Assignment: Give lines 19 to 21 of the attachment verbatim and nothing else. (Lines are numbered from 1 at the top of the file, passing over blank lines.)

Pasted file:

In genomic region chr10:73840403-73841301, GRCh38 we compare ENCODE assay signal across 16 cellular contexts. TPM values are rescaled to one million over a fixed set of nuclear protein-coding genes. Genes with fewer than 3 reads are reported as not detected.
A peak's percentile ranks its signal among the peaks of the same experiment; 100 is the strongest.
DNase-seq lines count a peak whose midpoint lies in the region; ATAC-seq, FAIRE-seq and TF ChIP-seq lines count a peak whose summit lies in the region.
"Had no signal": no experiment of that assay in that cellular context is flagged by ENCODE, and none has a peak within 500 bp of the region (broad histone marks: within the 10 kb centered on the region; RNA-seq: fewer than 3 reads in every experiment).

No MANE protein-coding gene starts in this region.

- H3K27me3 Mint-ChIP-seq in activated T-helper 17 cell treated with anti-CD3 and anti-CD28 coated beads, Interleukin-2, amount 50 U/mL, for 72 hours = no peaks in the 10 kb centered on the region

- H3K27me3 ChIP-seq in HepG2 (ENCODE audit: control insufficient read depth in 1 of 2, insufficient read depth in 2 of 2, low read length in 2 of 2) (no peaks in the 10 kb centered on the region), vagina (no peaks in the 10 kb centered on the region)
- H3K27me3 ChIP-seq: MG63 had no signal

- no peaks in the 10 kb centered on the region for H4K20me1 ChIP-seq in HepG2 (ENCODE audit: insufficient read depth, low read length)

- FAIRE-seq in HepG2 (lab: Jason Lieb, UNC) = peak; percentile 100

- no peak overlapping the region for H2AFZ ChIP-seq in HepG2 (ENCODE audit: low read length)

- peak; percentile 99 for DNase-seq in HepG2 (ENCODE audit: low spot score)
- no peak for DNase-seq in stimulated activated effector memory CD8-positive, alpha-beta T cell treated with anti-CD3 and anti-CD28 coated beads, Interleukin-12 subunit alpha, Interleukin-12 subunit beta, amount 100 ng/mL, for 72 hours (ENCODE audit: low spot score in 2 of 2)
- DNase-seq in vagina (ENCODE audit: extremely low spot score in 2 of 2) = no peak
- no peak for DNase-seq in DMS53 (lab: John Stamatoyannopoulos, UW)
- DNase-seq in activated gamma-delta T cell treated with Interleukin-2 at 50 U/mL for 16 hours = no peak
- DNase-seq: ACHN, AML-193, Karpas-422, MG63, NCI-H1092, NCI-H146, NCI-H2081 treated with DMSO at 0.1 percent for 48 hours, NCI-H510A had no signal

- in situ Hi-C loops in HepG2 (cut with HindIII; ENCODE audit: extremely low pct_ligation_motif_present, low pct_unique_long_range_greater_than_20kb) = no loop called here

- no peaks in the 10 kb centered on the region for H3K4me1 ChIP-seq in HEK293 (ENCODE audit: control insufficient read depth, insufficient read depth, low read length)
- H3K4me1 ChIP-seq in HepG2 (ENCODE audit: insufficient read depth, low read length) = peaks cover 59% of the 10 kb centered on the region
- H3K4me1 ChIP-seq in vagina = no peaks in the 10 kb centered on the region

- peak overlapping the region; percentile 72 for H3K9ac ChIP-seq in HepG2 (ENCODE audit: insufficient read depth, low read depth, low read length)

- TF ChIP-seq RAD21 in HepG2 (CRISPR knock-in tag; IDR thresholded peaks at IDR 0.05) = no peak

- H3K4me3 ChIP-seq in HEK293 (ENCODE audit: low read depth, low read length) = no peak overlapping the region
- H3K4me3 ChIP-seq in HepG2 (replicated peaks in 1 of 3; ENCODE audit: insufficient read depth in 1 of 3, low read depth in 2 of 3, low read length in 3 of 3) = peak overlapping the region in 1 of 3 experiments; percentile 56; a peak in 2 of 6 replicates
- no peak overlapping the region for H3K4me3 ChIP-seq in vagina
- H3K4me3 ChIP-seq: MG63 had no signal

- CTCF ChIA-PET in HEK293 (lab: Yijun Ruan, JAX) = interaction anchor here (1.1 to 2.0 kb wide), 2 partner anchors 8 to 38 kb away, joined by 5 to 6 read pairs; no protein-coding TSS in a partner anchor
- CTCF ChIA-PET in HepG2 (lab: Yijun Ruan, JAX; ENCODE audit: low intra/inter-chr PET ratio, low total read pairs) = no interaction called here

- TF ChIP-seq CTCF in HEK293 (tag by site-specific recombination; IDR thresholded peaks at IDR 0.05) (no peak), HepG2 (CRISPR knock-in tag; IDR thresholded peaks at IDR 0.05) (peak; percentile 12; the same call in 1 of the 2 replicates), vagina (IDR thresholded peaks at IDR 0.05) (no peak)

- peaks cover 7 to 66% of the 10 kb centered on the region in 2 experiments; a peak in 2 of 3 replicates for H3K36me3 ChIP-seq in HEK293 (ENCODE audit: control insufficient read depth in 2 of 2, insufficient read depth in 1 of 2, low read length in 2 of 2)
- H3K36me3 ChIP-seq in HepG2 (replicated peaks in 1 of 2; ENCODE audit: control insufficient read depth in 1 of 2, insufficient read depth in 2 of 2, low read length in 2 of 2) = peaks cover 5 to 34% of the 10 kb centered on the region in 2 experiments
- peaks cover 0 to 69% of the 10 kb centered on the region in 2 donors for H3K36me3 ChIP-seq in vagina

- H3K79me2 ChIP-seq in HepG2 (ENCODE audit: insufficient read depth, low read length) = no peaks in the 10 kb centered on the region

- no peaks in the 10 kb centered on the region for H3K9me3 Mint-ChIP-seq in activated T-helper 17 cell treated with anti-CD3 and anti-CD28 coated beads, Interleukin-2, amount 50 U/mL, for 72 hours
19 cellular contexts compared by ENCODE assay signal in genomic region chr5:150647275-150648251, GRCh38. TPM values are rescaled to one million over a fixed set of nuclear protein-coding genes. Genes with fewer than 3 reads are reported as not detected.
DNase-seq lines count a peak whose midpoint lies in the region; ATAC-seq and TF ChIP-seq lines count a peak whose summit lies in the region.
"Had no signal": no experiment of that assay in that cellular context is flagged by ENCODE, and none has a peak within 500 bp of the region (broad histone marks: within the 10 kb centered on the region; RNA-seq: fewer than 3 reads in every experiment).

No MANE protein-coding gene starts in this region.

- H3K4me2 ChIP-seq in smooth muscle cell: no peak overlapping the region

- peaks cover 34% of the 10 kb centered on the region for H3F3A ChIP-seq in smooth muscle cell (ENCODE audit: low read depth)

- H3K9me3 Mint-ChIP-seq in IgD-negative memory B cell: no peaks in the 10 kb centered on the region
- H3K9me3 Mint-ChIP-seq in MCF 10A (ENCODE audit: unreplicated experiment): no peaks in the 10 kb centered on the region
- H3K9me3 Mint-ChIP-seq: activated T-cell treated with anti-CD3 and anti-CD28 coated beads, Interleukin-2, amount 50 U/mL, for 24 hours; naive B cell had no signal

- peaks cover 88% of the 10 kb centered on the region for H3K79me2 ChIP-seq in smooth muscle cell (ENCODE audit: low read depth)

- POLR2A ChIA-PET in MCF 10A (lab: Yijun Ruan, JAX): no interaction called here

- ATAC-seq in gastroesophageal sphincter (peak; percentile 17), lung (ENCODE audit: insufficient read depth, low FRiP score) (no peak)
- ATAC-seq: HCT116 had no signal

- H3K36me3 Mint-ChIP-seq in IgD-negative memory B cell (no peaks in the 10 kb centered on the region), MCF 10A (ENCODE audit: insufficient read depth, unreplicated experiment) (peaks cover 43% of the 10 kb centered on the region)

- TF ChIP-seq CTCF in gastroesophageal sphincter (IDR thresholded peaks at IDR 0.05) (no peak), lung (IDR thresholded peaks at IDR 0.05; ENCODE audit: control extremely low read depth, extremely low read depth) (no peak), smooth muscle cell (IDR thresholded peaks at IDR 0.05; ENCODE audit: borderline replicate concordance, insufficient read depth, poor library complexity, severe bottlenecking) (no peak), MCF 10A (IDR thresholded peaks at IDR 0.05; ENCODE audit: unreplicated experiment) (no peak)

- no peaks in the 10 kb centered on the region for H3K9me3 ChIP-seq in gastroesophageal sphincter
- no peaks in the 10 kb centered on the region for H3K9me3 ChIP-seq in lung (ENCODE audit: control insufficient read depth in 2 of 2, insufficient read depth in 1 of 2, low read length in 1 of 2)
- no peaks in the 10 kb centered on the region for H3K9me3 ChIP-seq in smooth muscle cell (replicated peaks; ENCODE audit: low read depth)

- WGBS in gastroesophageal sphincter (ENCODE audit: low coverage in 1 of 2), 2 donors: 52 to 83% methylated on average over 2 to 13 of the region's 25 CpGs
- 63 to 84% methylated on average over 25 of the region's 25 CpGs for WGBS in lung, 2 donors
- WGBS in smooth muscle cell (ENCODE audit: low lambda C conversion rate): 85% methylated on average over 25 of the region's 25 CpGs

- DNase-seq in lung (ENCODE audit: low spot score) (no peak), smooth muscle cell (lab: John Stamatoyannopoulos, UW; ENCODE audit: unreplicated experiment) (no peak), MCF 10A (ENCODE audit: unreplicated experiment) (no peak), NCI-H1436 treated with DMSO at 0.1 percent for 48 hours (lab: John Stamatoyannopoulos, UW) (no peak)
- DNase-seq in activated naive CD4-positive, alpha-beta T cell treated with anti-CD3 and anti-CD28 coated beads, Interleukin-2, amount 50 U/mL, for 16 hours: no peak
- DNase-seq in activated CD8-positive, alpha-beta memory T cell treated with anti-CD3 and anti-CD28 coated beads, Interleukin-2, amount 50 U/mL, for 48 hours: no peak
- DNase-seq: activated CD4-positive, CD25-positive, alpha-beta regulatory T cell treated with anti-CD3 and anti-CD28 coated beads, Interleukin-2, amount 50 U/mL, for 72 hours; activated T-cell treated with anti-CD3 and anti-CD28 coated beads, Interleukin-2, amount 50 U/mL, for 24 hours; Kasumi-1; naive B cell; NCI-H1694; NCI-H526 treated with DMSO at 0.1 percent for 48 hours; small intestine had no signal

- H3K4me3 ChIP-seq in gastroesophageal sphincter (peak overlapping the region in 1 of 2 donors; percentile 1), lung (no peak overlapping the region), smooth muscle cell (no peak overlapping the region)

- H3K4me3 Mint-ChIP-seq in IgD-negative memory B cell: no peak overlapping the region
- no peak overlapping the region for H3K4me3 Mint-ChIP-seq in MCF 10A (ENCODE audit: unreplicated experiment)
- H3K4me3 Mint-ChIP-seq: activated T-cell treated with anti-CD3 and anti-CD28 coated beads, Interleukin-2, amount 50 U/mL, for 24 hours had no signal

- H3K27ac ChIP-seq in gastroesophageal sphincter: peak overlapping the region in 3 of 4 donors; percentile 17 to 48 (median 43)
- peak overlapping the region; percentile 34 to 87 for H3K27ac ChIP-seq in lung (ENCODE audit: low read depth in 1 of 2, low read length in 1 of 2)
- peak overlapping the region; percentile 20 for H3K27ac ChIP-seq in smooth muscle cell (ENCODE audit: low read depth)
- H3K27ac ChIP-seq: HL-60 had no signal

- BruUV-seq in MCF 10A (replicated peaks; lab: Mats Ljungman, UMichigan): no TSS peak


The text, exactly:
- no peaks in the 10 kb centered on the region for H3K4me1 ChIP-seq in HEK293 (ENCODE audit: control insufficient read depth, insufficient read depth, low read length)
- H3K4me1 ChIP-seq in HepG2 (ENCODE audit: insufficient read depth, low read length) = peaks cover 59% of the 10 kb centered on the region
- H3K4me1 ChIP-seq in vagina = no peaks in the 10 kb centered on the region